Rendered in different cases, these judgments were main stories of the Rwandan newspapers, because of the notoriety of the three people.
On Friday afternoon, Bisengimana, a former deputy of the Rwandan Patriotic Front (RPF, currently in power), who was tried in revision, received 19 years in prison without the possibility of parole after being found guilty of genocide and crimes against humanity by the gacaca appeal court of Huye (southern Rwanda) on location in Rusizi (south-western Rwanda), the native locality of the accused and the theatre of the acts targeted by the indictment.
The judgement confirmed participation of the former deputy in preparation meetings of the genocide, in particular at the school complex of Gihundwe where he was teaching in 1994.
He was tried with a score of co-defendants, including a senior executive of the National Commission for Unity and Reconciliation, Gabriel Murwanashyaka, who received 30 years in prison.
After the genocide, Bisengimana occupied the post of Governor of Cyangugu, his native prefecture, before his entry into the Chamber of Deputies in 1999. At the time of the legislative elections in September 2008, he was not part of the list of RPF candidates; because, undoubtedly, of the serious charges that he faced.
As he was still a deputy, he had been prosecuted for genocide and had been acquitted. But following the recourse of many victims who affirmed that he had suborned judges and witnesses, he was re-tried.
Differently from Bisengimana, François-Xavier Byuma is not very well-known on the Rwandan political scene, even if his name is more familiar in the other settings. A very popular dramatic author but also a long time human rights activist, Byuma was sentenced Saturday, in Kigali, to 17 years in prison, at the end of a retrial. He had already received a 19-year sentence in a first trial. On Saturday, the new verdict was delivered in his native Biryogo, a district of Kigali, by a gacaca court of Rwamagana (East Province) which had traveled to the capital.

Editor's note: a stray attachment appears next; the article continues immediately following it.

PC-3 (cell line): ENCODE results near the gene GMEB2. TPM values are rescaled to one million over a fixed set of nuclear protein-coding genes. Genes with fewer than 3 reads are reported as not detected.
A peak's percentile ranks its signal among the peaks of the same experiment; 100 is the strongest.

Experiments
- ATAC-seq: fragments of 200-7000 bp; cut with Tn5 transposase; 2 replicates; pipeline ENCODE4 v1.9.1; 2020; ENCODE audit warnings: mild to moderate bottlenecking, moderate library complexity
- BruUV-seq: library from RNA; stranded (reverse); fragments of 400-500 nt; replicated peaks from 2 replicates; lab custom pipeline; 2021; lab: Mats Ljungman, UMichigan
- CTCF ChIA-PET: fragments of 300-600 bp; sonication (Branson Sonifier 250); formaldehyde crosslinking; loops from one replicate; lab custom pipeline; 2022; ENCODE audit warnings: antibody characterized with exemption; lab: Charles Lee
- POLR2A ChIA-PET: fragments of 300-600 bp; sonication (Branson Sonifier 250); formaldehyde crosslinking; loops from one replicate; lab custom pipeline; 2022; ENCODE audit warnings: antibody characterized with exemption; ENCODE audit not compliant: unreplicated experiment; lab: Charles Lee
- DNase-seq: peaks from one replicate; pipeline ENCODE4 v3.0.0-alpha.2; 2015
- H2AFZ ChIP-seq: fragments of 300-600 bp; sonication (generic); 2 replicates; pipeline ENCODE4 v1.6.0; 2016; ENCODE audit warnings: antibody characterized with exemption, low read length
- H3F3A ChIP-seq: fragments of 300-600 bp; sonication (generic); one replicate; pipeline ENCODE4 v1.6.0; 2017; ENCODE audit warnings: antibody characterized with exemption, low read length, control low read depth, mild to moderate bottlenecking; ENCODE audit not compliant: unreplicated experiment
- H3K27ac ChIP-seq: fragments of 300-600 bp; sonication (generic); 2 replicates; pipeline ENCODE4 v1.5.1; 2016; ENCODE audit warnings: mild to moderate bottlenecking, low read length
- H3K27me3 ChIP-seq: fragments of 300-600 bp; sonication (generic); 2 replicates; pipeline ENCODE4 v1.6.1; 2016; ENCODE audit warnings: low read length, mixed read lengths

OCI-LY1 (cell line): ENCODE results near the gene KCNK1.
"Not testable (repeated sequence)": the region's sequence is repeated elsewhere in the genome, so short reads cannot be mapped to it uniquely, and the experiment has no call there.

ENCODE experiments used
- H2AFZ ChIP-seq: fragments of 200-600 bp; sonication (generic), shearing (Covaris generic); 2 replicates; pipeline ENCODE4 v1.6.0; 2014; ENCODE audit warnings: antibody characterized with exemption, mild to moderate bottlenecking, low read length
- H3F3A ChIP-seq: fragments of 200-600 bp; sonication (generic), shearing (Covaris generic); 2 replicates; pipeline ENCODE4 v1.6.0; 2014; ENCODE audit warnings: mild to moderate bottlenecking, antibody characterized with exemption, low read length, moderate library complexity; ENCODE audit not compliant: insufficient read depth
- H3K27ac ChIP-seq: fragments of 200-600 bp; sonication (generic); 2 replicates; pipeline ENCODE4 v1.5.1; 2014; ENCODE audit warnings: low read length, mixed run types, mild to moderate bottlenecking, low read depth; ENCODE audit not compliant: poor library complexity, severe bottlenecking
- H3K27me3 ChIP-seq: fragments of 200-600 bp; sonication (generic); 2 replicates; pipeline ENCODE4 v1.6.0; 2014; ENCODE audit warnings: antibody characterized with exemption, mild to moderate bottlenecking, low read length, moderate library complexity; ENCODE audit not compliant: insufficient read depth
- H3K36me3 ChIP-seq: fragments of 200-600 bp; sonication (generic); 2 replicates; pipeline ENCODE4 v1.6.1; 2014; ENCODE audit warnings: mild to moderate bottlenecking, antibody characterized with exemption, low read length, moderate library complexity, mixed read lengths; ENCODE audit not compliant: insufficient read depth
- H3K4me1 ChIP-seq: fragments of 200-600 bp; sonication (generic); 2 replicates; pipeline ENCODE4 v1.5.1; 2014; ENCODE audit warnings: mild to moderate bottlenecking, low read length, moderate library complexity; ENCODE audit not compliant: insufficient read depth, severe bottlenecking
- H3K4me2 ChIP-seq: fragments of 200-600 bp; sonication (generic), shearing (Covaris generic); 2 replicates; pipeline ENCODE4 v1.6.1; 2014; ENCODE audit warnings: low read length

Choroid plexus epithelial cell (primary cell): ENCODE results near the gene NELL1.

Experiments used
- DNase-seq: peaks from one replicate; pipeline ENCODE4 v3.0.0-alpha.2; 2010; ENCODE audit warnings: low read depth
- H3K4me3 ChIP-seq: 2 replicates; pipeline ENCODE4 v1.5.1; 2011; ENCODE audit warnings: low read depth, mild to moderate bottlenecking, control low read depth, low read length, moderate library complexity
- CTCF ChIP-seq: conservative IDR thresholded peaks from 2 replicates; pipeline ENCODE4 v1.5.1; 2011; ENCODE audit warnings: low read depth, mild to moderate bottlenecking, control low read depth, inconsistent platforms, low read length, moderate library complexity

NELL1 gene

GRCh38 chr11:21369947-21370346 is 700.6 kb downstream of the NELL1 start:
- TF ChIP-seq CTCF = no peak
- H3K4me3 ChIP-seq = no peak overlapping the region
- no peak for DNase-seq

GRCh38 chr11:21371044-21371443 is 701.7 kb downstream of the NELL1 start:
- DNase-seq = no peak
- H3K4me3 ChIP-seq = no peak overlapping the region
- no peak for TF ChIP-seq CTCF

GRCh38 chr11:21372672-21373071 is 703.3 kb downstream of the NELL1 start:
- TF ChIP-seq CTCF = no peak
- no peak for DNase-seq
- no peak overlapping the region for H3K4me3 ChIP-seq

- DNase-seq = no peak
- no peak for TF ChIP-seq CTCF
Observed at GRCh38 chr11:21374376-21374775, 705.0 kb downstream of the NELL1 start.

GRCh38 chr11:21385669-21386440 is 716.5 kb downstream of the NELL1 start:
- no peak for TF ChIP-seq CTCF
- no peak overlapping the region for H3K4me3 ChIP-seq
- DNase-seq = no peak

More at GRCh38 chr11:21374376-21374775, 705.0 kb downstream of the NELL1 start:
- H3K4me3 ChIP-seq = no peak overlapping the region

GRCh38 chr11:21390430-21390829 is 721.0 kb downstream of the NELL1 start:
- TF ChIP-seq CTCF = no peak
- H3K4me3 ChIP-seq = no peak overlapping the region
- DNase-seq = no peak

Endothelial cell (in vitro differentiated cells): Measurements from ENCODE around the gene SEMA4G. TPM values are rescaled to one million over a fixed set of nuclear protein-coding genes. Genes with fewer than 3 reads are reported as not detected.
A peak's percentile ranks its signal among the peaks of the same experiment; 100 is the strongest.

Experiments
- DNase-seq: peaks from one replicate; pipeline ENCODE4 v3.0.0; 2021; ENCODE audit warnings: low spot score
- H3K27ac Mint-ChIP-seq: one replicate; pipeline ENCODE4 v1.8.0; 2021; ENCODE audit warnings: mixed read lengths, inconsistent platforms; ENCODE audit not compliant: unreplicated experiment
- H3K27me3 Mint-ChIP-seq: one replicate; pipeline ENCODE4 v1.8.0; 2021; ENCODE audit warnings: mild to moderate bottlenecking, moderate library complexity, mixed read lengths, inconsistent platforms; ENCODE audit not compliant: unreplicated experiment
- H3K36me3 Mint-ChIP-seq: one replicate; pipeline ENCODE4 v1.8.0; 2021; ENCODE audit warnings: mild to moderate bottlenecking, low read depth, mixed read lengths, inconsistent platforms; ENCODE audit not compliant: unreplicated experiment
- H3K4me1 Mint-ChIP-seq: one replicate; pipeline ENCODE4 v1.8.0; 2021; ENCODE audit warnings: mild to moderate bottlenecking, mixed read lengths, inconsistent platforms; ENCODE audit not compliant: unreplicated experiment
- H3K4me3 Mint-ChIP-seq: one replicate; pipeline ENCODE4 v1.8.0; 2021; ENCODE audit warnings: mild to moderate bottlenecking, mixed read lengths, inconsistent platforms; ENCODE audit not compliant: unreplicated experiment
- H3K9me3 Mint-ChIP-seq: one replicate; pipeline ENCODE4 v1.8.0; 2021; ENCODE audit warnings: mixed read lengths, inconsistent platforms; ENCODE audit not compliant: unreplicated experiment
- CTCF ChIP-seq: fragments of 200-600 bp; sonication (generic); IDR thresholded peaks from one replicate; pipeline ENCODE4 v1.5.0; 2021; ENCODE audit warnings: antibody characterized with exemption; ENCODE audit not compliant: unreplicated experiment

Once again, he was found guilty of the "attempted murder of Louise Batamuliza, complicity in the murder of Raymond Kabayiza, erection of road blocks and criminal conspiracy".
After his first trial, several national and international human rights organizations had taken to his defence, affirming that Byuma was a victim of a disagreement with one of his judges, Sudi Imanzi.
The other important judgement of the week was that of "Colonel Setiba", sentenced Sunday to life imprisonment by the appellate court of Mageragere, also in Kigali.
Setiba was not part of the army, even if he always wore during the genocide the attire of a senior officer and always wanted to be accompanied by an escort. This former militia leader, 65 years old and whose name still inspires terror, was, in 1994, "in charge of discipline" of the Interahamwe in Kigali.
The jury retained against him the crimes of "planning and organization of the genocide, incitement to commit genocide, execution and supervision of the genocide in the former commune of Butamwa (suburbs of Kigali), establishment of lists of Tutsis to be killed in Butamwa, illegal detention and distribution of firearms".
According to the debates in this case, "colonel Setiba" was especially the man of the famous road block of Giticyinyoni, at the entry of the Rwandan capital.
"Setiba and his militiamen intercepted and killed there all Tutsis but also soldiers transporting Tutsis in their vehicles to try to evacuate them", pointed witness Célestin Murangwa. SRE/ER/MM/SC/GF
© Hirondelle News Agency